In what appears to be a case of first impression, the trial court in Ocean County considered issues concerning the retroactive emancipation and modification of previously unallocated, court-ordered child support for parties with multiple unemancipated children.
In the case of Harrington v. Harrington, the plaintiff-husband filed a post-judgment motion to emancipate the youngest child and sought retroactive modification of the unallocated court-ordered child support he had been paying. Plaintiff and defendant had three daughters. At the time of their divorce in 2012, the children were 20, 17 and 15 years old. Plaintiff was ordered to pay $240/week in unallocated child support for the three children. In September 2014, the parties agreed by consent that the two older children had become emancipated, however, the parties did not discuss reducing the child support payments, and plaintiff continued to pay the $240/week. The youngest daughter was a senior in high school at this time and her plans for college had not yet been decided. Following graduation from high school, the youngest daughter continued to remain with defendant-mother, but ultimately decided not to attend college.
In approximately February 2016, plaintiff-husband filed a motion with the court seeking (a) emancipation of the youngest daughter as of July 2015 (shortly after her high school graduation) and (b) to retroactively modify the child support he had been paying from September 2014 to the present from $240/week to $80/week to account for the emancipation of the two older daughters. Defendant consented to the emancipation of the youngest daughter as of September 2015, but opposed the retroactive modification of the child support from $240/week to $80/week from September 2014 to September 2015.
In addressing the motion, the court had to consider “legal principles that arguably lead to opposite conclusions.” First, New Jersey has an anti-retroactivity statute, which generally prohibits retroactive modification of an existing child support order to a date prior to the filing date of a motion for such relief, or forty-five days earlier upon written notice. N.J.S.A. 2A:17-56.23a. Here, plaintiff was seeking modification of child support dating back to September 2014, earlier than the statute allows. Second, the court also had to consider case law holding that the anti-retroactivity statute does not prevent retroactive termination of child support when a child is retroactively emancipated.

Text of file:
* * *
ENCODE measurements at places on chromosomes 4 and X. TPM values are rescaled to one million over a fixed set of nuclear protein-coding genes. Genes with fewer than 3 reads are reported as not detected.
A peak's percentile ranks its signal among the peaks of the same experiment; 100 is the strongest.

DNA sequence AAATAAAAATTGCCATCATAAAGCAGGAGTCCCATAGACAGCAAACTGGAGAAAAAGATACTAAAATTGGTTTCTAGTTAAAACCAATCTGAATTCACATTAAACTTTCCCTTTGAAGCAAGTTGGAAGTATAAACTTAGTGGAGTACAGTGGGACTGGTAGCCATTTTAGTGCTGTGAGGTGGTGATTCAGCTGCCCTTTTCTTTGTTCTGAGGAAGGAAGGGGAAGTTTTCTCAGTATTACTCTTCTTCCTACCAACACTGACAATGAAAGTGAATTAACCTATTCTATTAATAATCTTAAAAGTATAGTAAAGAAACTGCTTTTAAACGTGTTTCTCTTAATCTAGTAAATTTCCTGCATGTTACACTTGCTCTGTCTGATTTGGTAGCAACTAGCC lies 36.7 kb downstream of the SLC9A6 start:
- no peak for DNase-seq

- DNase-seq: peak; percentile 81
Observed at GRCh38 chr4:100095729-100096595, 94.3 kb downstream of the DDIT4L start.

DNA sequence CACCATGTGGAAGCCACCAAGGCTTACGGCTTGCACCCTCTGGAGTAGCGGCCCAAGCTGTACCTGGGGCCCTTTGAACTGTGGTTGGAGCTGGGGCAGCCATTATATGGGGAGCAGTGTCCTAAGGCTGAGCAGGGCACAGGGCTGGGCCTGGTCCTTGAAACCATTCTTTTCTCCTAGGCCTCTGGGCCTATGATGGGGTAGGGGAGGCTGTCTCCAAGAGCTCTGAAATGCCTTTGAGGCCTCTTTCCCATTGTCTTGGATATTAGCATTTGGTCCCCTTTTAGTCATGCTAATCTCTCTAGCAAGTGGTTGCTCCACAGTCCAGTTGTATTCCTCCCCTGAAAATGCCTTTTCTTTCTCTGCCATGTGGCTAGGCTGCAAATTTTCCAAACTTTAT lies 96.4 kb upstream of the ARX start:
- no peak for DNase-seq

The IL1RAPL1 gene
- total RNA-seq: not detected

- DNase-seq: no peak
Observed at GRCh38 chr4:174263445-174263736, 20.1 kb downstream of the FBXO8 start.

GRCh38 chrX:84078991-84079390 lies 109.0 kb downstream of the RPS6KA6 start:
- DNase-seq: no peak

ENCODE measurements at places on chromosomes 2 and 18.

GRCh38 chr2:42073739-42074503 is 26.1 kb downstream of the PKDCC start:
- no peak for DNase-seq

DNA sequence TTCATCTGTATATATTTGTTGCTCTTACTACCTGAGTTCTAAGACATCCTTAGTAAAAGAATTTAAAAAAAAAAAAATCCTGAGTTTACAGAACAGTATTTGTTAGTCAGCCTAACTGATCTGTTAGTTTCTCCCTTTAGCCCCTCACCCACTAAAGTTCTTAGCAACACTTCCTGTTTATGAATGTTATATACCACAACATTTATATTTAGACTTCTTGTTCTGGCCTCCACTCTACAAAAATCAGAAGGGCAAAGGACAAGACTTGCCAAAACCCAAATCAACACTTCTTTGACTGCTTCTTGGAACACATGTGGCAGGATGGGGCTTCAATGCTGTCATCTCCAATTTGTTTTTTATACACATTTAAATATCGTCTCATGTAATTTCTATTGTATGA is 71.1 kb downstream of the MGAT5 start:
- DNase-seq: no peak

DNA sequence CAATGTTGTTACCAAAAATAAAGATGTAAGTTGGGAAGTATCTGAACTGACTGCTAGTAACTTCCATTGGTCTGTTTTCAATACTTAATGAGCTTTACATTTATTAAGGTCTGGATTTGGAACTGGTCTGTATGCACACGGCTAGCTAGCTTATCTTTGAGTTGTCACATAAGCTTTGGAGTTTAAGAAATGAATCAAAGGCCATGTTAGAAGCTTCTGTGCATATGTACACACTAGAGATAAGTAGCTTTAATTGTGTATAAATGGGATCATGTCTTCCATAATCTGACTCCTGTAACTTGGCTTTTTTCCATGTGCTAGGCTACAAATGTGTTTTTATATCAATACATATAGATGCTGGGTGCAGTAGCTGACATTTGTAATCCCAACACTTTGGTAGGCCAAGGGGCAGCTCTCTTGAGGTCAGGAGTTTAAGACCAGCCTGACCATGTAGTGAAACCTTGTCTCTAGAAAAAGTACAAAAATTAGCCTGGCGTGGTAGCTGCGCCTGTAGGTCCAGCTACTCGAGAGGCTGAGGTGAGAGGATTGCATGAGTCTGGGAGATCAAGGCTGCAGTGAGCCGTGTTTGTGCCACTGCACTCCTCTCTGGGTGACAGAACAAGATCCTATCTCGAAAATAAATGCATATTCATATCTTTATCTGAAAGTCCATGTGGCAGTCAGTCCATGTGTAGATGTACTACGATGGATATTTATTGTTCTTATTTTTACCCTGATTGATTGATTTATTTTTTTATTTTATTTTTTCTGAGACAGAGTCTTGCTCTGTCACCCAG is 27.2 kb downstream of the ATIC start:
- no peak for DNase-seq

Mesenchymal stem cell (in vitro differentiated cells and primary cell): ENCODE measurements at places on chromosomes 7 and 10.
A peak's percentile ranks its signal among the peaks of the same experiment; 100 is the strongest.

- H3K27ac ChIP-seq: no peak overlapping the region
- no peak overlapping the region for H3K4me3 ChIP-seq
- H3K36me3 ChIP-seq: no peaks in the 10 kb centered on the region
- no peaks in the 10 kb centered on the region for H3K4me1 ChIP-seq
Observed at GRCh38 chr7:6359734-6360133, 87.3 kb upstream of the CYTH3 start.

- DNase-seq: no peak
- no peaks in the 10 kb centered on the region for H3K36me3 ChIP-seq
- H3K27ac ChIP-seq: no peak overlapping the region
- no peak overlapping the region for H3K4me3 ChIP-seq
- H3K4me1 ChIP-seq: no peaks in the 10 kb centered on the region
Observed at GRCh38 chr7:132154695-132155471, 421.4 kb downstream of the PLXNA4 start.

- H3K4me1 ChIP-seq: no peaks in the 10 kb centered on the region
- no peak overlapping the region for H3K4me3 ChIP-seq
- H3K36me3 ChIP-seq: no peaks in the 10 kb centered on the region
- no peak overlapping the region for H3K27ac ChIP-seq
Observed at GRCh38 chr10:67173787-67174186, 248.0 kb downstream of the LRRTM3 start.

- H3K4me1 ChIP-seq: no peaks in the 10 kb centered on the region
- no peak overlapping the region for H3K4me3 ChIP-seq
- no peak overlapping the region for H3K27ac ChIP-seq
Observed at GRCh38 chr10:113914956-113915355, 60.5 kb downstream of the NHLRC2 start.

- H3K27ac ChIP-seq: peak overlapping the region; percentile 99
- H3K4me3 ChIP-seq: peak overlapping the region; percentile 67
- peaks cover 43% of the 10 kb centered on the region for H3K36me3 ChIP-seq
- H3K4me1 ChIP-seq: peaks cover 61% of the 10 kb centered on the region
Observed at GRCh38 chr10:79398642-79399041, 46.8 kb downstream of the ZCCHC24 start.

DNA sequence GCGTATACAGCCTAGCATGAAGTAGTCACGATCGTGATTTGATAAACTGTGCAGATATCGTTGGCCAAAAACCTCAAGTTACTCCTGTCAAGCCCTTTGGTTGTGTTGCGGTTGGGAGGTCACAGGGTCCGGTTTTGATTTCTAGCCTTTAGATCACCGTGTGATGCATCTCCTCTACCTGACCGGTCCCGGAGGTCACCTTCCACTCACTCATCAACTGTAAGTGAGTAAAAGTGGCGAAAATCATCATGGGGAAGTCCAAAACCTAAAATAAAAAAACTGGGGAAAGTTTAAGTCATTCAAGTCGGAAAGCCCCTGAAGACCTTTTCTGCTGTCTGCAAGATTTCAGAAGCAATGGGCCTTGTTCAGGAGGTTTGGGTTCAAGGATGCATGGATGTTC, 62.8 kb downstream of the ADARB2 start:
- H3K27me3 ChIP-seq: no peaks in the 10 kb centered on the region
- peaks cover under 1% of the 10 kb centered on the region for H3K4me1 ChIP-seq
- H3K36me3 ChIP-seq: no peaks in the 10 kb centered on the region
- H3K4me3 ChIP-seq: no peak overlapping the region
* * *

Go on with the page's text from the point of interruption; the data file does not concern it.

In reconciling the competing legal principles, the court ruled that:
1) When parties have multiple children covered under an unallocated child support order, and a child becomes emancipated, such emancipation is a change of circumstance, for which either party may seek review and modification of the existing unallocated child support order, and
2) In a situation where a parent seeks a retroactive modification of unallocated child support for multiple children based upon a child's emancipation while other unemancipated children remain, the court has the discretion whether to retroactively modify child support back to the date of a child’s emancipation, depending upon certain equitable factors set forth in this opinion.